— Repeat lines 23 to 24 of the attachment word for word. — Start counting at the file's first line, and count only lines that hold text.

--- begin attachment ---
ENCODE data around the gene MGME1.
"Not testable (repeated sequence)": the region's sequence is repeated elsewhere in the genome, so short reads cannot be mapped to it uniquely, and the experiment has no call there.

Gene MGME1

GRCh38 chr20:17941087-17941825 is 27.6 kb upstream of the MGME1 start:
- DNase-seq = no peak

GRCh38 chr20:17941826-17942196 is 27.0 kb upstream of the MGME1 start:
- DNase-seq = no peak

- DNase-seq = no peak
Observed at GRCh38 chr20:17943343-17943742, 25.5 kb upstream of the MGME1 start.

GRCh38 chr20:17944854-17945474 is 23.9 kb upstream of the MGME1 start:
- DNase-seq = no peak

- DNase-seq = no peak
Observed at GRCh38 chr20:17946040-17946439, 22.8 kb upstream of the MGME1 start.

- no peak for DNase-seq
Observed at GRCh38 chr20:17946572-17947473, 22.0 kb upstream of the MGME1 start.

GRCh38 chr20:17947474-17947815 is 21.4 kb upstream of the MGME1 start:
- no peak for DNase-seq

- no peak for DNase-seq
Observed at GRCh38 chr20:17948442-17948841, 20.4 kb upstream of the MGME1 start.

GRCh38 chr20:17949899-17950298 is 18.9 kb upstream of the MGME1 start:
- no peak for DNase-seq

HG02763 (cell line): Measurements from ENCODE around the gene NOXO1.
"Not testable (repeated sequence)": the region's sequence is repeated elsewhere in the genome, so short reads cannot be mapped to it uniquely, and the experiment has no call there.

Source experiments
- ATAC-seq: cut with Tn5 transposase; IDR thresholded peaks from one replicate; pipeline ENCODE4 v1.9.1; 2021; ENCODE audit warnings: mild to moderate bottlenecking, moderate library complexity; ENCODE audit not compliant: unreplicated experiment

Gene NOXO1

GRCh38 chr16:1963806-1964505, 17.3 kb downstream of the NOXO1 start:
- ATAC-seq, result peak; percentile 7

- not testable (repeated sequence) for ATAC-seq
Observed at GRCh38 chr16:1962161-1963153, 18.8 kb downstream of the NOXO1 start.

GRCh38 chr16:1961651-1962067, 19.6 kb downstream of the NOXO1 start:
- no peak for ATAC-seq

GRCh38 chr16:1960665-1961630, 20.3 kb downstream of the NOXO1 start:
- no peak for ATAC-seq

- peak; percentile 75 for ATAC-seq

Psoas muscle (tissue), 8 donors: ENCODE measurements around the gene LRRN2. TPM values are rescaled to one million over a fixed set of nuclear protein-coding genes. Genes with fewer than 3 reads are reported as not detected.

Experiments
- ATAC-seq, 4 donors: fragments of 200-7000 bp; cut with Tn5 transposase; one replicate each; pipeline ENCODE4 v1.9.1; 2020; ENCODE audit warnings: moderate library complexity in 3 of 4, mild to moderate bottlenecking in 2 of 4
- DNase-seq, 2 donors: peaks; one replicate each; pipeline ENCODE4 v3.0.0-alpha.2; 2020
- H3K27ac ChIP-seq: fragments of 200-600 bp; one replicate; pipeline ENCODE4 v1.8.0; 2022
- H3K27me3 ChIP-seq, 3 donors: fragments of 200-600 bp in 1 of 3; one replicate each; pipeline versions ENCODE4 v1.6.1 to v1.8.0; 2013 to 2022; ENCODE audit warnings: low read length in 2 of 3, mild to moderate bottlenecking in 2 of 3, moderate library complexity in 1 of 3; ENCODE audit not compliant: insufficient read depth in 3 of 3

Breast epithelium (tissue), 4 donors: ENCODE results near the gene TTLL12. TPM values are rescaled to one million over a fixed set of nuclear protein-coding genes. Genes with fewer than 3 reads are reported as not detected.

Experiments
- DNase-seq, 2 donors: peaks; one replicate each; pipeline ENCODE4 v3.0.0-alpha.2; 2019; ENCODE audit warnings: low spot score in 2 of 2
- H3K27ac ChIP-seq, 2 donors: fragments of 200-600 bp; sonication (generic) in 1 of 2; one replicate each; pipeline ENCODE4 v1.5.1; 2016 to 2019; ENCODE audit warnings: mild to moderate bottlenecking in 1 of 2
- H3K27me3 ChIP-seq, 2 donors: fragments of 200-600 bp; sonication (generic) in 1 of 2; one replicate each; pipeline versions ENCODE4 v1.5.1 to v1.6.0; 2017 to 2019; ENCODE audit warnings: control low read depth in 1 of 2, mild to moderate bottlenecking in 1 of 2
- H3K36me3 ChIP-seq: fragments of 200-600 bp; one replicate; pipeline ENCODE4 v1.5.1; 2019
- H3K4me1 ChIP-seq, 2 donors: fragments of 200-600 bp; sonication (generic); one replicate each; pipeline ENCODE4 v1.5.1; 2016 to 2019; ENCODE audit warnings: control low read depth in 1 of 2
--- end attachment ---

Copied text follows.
"Not testable (repeated sequence)": the region's sequence is repeated elsewhere in the genome, so short reads cannot be mapped to it uniquely, and the experiment has no call there.

Source experiments